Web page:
As Hurricane Sandy barrels her way up the Eastern Seaboard, supercomputers fortified by high-speed analysis software are preparing models of potential damage and its costs.
While nobody can know ahead of time just how much destruction a category 1 hurricane like Sandy will do, specialty companies that specialize in catastrophic risk analysis are armed with historical data, as well as links to national computer centers that track the storm in real time.
Last year's Tropical Storm Irene caused $4.3 billion in damages, the Insurance Information Institute concluded. Damage from Hurricane Sandy, which hasn't even made landfall, could be higher, especially because its storm surge is predicted to be much bigger.
CoreLogic, a private forecaster, said as many as 284,000 New York-area properties could see as much as $88 billion in damage from a high Sandy storm surge. Eqecat, a private forecaster in Oakland, Calif., estimates damage from Sandy will range between $10 billion and $20 billion.
“That storm wreaked havoc with people's lives,” said New York Gov. Andrew Cuomo on Monday, referring to Sandy. “People need to take warnings about Sandy seriously.”
Indeed, if the hurricane makes landfall in New Jersey, a surge could damage refineries for the major oil companies like Exxon Mobil Corp. (NYSE: XOM) that are close to the shoreline, hurting U.S. energy supplies.
The U.S. government itself, through the Weather Service and the National Oceanographic and Atmospheric Administration, has access to mega-computer bases, which also crunch data from low-level satellites, buoys floating in the Atlantic and Caribbean and aircraft flying over the storm.
The Weather Service's dire predictions for Sandy are exactly what triggered all of the warnings last week, as well as the weekend's evacuation of coastal areas on the Eastern Seaboard, shutdown of mass transit in Washington, D.C., Philadelphia and New York, closing of the New York Stock Exchange and Nasdaq and other fallout.
There's a huge market for the kind of material that relates to storms and damage, said a spokesman for the Cornell Theory Center, a national supercomputer center at Cornell University.
A handful of private catastrophe risk analysis companies, such as Eqecat, Risk Management Solutions and Air Worldwide, specialize in the sector. Top clients are the insurance industry, as well as some are government agencies.
Indeed, ahead of Sandy, leading casualty insurance companies like Allstate (NYSE: ALL), Hartford Financial Services (NYSE: HIG) and private Fireman's Fund are writing contracts with reinsurance brokers and companies based on the latest findings.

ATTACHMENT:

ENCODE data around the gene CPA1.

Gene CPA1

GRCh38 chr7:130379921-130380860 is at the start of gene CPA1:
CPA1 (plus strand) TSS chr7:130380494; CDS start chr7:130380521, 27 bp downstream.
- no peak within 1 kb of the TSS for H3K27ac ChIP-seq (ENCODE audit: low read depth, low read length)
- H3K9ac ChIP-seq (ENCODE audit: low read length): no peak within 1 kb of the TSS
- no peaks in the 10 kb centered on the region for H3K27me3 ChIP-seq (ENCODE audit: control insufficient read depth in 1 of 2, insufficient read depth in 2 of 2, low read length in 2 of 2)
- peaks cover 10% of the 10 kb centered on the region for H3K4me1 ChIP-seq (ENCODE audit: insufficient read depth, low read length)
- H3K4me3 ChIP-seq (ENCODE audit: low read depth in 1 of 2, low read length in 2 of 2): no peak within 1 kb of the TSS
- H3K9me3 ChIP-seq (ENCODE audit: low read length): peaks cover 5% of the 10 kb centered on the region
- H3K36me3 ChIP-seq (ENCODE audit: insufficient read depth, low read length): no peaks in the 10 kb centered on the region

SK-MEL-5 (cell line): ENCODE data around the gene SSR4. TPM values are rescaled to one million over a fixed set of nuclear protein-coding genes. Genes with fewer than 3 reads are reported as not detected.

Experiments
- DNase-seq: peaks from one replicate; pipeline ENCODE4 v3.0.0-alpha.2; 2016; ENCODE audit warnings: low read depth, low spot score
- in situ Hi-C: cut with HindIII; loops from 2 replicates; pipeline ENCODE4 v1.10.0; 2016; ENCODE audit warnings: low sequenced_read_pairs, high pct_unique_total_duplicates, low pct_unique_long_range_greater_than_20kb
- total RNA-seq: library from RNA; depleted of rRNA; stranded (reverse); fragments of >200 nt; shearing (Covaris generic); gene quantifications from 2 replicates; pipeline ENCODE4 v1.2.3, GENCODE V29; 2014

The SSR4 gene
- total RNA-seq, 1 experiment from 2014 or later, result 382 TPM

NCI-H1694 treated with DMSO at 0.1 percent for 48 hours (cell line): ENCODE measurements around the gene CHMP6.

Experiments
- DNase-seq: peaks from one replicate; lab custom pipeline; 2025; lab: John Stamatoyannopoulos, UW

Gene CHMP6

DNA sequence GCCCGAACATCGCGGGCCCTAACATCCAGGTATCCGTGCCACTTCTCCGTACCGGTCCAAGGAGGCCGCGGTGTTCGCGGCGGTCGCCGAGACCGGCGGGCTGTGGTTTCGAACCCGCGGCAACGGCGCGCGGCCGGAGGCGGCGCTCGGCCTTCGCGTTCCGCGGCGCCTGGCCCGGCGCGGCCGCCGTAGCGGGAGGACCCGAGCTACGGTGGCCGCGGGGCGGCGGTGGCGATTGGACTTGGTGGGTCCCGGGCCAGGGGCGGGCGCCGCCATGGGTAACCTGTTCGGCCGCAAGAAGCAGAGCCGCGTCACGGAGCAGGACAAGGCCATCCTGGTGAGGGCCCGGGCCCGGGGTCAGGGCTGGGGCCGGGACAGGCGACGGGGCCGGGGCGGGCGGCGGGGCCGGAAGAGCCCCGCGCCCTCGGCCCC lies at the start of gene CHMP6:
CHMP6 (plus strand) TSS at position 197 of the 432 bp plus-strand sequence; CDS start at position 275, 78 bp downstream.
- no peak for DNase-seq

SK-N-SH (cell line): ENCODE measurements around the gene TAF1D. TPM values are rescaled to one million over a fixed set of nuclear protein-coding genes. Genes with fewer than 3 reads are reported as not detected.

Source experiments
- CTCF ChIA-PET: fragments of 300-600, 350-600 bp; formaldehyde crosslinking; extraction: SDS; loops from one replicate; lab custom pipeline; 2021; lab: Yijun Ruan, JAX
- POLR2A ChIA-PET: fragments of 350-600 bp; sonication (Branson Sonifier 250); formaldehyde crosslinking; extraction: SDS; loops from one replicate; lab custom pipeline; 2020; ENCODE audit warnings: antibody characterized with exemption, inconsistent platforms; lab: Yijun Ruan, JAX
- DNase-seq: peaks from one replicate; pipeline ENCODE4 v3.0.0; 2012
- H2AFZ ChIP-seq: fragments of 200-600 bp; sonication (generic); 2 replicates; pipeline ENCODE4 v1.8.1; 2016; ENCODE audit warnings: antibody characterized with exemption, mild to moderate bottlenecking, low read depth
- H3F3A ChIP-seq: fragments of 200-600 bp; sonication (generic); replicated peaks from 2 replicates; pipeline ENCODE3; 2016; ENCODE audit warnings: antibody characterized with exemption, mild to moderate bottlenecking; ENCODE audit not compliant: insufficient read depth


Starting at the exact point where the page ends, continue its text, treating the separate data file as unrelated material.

As reports say Sandy's winds are already as strong as 75 miles per hour, insurance companies are seeking to allay their risks as much as possible. That provides new business for the reinsurers, which are mainly based in the Bahamas.
That may be hard for them to do if Sandy's force escalates and she makes a direct hit on places like New York City or Long Island's Nassau and Suffolk counties, which were badly damaged in 1938 when far fewer people lived there.
Insurance and reinsurance companies are keeping a close eye on this event, said a meteorologist with Eqecat in New Jersey, in an interview. They had a soft market for four years until last year's Midwest floods, and then Irene created a flood of new claims.
Lines are buzzing right now between the companies like Eqecat, based in Oakland, Calif., insurance companies, insurance brokers and reinsurance companies, representatives said.
Eqecat and its competitors are able to tap into publicly available data furnished by the National Weather Service and NOAA, Eqecat representatives added.
The public data, generated by supercomputers from makers like IBM (NYSE: IBM), Cray (Nasdaq: CRAY), Silicon Graphics International (Nasdaq: SGI) and NEC (Tokyo: 6701), is then fed into proprietary models. Software that it crunches comes from the manufacturers, as well as Oracle's (Nasdaq: ORCL) Sun Microsystems unit.
Then, using internal analysis, the providers use stochastic data to model how Irene might cause damage based on historical data of prior Eastern Seaboard hurricanes.
“We look at what has happened and what will happen,” an Eqecat representative said. Using stochastic data, or data that measures random variables, experts can try to predict how Irene will move and what can of damage she can inflict on the coast of North Carolina or New Jersey, then pass it onto a client.
A spokesman for the Property and Casualty Insurers of America said the industry group can't issue a prediction, only data collected after an event, such as the August 2011 5.8 magnitude Virginia earthquake or Hurricane Katrina.
The catastrophe modelers also maintain proprietary software for other events, such as earthquakes, fires, tornadoes, thunderstorms and terrorism. That's why real-time computing and software are crucial to predictions, as well as why storm forecasts are far more accurate than the past.
Michael Kistler, a civil engineer with Risk Modeling Solutions, said his firm specializes in the possibility of an event occuring and the intensity of an event but can't necessarily predict exact numbers.
In the 1980s, the U.S. government set up centers at Cornell, Princeton, University of Illinois at Urbana-Champaign and University of California at San Diego to create a national supercomputer network. Later extensions came to the University of Pittsburgh and the University of Nevada, L.V.
Last year, the National Security Agency, which monitors global traffic, started work on a new supercomputer center at its headquarters at Fort Meade, Md., at a cost of nearly $900 million.